Definitions for Maroonməˈrun
This page provides all possible meanings and translations of the word Maroon
a person who is stranded (as on an island)
"when the tide came in I was a maroon out there"
a dark purplish-red to dark brownish-red color
an exploding firework used as a warning signal
of dark brownish to purplish red
leave stranded or isolated with little hope of rescue
"the travellers were marooned"
leave stranded on a desert island without resources
"The mutinous sailors were marooned on an island"
A rocket fired to summon the crew of a lifeboat.
An idiot; a fool.
Origin: Derived from the American-Spanish cimarrón, meaning “fugitive,” “wild”, “untamed”.
in the West Indies and Guiana, a fugitive slave, or a free negro, living in the mountains
to put (a person) ashore on a desolate island or coast and leave him to his fate
having the color called maroon. See 4th Maroon
a brownish or dull red of any description, esp. of a scarlet cast rather than approaching crimson or purple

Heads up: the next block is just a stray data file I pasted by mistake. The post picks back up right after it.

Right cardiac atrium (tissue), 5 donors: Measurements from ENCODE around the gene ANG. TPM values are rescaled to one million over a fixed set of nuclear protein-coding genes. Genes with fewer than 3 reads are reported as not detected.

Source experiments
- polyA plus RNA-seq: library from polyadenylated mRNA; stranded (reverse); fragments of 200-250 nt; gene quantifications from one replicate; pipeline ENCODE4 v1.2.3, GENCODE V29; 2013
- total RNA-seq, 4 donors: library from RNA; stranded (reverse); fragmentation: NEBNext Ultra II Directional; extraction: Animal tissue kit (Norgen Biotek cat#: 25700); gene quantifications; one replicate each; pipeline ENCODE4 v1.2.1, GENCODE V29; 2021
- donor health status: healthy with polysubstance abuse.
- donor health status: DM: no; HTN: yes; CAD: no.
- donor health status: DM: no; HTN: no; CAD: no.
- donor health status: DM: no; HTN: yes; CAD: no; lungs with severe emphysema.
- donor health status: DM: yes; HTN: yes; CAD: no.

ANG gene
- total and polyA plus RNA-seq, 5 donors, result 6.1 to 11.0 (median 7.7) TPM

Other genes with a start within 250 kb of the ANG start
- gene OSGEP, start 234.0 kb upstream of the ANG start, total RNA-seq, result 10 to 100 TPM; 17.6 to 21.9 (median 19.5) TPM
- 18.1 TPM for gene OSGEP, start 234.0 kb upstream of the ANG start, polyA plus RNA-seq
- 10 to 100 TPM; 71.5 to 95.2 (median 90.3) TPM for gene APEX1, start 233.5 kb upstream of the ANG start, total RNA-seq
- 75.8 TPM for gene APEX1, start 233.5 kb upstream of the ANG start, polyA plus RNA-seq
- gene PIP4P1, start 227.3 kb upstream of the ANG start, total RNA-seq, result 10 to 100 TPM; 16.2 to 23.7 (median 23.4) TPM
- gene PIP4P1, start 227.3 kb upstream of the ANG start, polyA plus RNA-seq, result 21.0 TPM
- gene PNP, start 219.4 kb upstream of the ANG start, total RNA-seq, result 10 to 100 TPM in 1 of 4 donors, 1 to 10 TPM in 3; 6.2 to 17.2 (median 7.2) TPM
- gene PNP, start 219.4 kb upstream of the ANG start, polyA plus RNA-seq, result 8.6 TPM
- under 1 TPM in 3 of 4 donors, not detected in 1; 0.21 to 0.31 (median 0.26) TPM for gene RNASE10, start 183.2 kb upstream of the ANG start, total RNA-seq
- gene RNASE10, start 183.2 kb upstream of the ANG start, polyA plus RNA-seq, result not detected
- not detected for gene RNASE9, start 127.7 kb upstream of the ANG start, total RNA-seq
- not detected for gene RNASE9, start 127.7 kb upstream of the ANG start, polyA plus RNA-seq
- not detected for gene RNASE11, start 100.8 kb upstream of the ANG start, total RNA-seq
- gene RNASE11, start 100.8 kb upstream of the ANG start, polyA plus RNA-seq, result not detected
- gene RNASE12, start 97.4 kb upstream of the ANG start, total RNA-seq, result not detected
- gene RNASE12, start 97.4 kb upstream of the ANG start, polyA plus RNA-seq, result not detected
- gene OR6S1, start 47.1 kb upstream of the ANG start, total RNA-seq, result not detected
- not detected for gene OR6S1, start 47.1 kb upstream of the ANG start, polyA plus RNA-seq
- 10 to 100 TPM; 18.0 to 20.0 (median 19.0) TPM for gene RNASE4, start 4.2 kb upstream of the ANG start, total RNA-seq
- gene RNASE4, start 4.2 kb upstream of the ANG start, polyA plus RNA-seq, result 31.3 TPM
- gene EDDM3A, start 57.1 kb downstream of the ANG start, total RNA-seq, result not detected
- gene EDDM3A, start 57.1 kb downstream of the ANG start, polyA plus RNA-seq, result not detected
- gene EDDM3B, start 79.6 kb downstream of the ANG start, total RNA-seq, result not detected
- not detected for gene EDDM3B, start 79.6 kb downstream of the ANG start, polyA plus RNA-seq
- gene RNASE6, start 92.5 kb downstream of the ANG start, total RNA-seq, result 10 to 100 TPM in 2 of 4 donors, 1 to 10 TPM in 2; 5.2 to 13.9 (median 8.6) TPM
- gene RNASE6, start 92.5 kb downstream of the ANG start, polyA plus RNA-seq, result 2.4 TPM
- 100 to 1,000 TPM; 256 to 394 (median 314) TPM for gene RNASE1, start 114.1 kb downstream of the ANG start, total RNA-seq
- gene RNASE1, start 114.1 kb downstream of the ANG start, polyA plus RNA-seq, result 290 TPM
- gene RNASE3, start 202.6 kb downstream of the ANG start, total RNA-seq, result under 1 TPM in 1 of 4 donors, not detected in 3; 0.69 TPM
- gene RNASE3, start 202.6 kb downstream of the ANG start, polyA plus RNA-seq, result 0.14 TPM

an explosive shell. See Marron, 3
Origin: [See Maroon a fugitive slave.]
Maroon is a dark brownish-red color, which takes its name from the French word marron, or chestnut. The Oxford English Dictionary describes it as "a brownish crimson or claret color.". In the RGB model used to create colors on computer screens and televisions, maroon is created by turning down the brightness of red by about half.
Images & Illustrations of Maroon
Translations for Maroon
From our Multilingual Translation Dictionary
- bordó, esclavo cimarrón, castañoSpanish
- marron pourpré, bordeauxFrench
- rauðbrúnn, dumbrauðurIcelandic
- marrone, rossastro, naufrago, fulvo, bordeauxItalian
- merah tua, jahangMalay
- verlaten, achterlatenDutch
- castanho, bordô, castanhaPortuguese
- naufragiat, maroRomanian
- изго́й, тёмно-бордо́вый, маро́нRussian
- strandsatt, bordeauxSwedish
- hạt dẻVietnamese
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